When will the blood clot become dangerous
When we were injured and started to bleed ourselves, our body was able to stop bleeding quickly by creating clots that clogged the wounds. This reaction is very important because it ensures that we minimize the loss of blood, prevent bacteria from entering the wound and healing the wound.
However, even in the absence of trauma, blood clots are sometimes formed in the bloodstream and the blood vessels may be blocked. This type of blood clot rarely occurs, but some diseases and genetic factors increase the risk of thrombosis. Many people with this high risk use anticoagulant drugs as a preventative measure.
When we hurt ourselves and start to bleed, this is what happens.
This reduces blood flow to the injured tissue, limiting the loss of blood.
Platelets in the blood, attach to damaged areas of blood vessels and come together to reduce bleeding.
The body then activates some of the blood and tissues. These substances cure the clumps by forming special proteins and fixing the lump at the wound. These substances are called clotting factors. Most of them are made in the liver. The liver needs vitamin K to make some clotting factors. Our bodies can not make their own vitamin K, so people have to put their diet on.
For example, blood flows too slowly and starts to accumulate, and large numbers of platelets may aggregate to form blood clots. If the clotting factor is stronger, it also increases the risk of clot formation, which is not sure. This can happen for many reasons, including genetic predisposition, cancer, or because someone is taking some type of medication. The medical term for clots is "thrombus."
When will the blood clot become dangerous?
If a blood clot is formed in the vein, it is called venous thrombosis. One of the main causes of this thrombus formation in the legs is that there is not enough exercise for a long period of time - probably because they have undergone major surgery or have had a serious illness or injury. If some of the blood clots, called emboli, fall off and block the blood vessels in the lungs, blood clots in the legs can become dangerous. For this situation is the pulmonary embolism. Typical symptoms of pulmonary embolism include severe breathing problems, cough, hemoptysis, and chest pain.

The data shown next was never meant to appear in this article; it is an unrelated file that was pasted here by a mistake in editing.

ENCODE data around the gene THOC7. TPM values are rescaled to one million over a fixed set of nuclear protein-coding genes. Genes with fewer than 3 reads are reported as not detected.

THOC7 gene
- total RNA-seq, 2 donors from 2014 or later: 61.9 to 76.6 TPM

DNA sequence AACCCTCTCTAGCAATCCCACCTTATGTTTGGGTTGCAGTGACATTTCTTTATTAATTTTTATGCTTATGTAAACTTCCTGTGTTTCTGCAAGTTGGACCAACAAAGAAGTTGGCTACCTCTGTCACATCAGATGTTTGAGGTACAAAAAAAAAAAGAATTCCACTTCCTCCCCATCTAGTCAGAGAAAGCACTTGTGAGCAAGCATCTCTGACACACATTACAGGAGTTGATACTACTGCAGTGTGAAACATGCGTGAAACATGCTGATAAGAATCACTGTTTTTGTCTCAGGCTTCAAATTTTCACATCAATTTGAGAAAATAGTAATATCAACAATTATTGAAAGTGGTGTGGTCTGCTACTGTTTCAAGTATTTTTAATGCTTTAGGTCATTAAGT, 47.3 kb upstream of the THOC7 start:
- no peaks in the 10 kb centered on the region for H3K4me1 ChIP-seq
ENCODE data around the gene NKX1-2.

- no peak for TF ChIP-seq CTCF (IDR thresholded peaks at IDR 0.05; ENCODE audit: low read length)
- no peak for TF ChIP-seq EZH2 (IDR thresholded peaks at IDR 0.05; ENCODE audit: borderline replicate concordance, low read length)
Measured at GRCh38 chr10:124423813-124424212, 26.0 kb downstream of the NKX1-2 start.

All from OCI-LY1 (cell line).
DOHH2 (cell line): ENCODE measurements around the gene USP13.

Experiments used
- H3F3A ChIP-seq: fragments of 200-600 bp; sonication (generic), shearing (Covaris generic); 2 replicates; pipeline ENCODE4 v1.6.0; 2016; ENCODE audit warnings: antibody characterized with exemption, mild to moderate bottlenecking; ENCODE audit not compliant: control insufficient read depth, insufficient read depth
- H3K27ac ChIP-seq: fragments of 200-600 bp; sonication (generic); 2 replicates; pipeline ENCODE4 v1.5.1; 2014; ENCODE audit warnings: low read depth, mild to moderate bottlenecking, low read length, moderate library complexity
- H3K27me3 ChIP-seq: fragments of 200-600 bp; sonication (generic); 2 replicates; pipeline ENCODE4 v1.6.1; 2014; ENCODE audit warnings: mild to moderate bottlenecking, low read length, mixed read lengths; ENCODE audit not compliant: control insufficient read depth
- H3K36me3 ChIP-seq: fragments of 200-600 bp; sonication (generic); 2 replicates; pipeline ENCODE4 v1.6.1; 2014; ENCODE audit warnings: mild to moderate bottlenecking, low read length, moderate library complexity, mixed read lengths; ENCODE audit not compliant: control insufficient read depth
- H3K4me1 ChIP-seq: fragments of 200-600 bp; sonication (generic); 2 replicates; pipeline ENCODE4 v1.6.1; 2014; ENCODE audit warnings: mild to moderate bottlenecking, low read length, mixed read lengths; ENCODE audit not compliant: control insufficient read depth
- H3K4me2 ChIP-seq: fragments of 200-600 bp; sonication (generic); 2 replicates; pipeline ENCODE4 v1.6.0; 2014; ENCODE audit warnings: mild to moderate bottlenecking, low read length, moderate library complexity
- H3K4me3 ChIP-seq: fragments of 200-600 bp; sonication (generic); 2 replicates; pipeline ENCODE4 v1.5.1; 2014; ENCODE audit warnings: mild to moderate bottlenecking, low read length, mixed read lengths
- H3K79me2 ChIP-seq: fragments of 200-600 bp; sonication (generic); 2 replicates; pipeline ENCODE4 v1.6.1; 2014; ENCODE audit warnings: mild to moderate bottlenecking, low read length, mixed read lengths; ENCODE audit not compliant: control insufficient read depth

If arterial thrombosis occurs, the tissues and organs they usually supply no longer have enough blood, or no blood at all. This thrombus usually occurs in the coronary arteries or inside the heart. If the thrombus blocks the coronary arteries, it can cause a heart attack. A blood clot in the heart itself can cause a stroke if it moves to the brain and blocks blood vessels.
Patients with atrial fibrillation have a higher risk of thrombosis in the heart. Atrial fibrillation is a special type of arrhythmia, in which two rooms (called the atria) beat very rapidly and irregularly. This means that blood does not flow through the prosthetic heart valve also increases the risk of thrombus: their surfaces are not as smooth as the native valve, so platelets are more likely to attach to them and form blood clots.
Specific medications or diseases such as cancer or hereditary coagulopathy also increase the risk of clot formation.